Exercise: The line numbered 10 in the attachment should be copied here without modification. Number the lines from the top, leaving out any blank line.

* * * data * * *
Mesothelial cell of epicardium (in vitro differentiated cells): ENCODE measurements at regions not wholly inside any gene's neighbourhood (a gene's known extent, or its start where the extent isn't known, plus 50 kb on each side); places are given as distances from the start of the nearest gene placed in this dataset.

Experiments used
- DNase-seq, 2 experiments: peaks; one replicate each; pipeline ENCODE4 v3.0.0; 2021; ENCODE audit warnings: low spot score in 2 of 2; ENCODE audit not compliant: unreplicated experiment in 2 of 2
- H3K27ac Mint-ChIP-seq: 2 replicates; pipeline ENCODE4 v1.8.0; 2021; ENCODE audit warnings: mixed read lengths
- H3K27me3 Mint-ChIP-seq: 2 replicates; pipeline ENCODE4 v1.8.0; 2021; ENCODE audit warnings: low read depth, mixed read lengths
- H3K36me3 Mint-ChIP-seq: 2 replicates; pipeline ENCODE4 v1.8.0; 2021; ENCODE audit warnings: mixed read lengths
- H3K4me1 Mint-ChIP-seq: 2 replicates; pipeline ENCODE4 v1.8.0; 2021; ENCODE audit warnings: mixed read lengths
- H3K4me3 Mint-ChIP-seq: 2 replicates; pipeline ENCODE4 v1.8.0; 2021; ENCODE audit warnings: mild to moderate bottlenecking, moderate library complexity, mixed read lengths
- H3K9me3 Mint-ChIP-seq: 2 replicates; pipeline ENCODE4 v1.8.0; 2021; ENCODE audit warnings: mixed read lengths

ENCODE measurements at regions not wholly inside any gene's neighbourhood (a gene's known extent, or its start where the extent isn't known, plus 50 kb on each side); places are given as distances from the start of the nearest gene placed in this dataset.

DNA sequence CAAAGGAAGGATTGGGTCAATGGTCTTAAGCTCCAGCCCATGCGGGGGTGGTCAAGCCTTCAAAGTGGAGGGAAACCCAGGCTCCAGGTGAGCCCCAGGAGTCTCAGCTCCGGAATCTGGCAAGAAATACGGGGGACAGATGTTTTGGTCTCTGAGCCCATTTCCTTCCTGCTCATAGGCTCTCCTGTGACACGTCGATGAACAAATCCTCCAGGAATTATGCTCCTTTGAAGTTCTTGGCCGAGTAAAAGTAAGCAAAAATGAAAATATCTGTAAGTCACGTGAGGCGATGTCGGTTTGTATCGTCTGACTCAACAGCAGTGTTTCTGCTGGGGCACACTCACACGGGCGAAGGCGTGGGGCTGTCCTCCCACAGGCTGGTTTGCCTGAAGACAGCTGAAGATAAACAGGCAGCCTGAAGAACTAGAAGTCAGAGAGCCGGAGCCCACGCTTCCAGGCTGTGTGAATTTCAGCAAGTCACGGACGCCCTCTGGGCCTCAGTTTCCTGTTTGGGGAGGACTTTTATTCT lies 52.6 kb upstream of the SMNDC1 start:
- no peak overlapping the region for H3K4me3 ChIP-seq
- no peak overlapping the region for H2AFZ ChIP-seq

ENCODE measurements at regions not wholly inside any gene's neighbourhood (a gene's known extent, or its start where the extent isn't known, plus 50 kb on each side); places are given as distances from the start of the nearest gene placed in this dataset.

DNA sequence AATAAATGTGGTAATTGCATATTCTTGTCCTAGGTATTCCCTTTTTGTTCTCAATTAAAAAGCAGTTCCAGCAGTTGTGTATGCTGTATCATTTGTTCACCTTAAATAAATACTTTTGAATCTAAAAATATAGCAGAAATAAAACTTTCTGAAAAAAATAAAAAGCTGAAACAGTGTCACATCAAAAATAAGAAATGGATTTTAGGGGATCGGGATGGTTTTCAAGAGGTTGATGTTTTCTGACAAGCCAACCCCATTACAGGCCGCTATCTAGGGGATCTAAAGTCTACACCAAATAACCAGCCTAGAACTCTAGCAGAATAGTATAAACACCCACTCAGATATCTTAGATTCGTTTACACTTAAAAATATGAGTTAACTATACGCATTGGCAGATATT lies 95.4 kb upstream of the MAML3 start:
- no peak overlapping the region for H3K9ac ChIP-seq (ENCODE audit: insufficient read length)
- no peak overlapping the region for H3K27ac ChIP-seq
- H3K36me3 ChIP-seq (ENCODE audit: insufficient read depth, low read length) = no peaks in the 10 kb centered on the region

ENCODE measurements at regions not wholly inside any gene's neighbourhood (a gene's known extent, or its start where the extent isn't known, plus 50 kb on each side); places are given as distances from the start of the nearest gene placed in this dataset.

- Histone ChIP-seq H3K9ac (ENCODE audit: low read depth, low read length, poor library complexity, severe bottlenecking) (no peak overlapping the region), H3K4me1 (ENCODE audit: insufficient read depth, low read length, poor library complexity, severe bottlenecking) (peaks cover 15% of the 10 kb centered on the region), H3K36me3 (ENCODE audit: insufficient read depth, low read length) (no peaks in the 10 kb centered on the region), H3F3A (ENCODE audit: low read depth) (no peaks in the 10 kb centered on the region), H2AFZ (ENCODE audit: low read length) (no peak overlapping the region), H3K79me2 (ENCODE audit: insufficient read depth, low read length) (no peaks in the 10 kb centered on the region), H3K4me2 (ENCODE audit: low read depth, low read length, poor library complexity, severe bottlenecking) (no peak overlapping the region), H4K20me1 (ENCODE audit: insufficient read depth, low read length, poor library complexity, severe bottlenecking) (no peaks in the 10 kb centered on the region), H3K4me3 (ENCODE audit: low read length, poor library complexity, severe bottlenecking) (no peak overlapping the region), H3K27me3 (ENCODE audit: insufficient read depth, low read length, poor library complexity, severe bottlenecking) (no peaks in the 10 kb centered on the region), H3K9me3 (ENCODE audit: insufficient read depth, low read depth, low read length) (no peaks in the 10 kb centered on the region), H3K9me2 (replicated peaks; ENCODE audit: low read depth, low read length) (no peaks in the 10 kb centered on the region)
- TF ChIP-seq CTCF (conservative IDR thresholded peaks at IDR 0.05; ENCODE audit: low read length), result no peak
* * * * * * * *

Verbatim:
ENCODE measurements at regions not wholly inside any gene's neighbourhood (a gene's known extent, or its start where the extent isn't known, plus 50 kb on each side); places are given as distances from the start of the nearest gene placed in this dataset.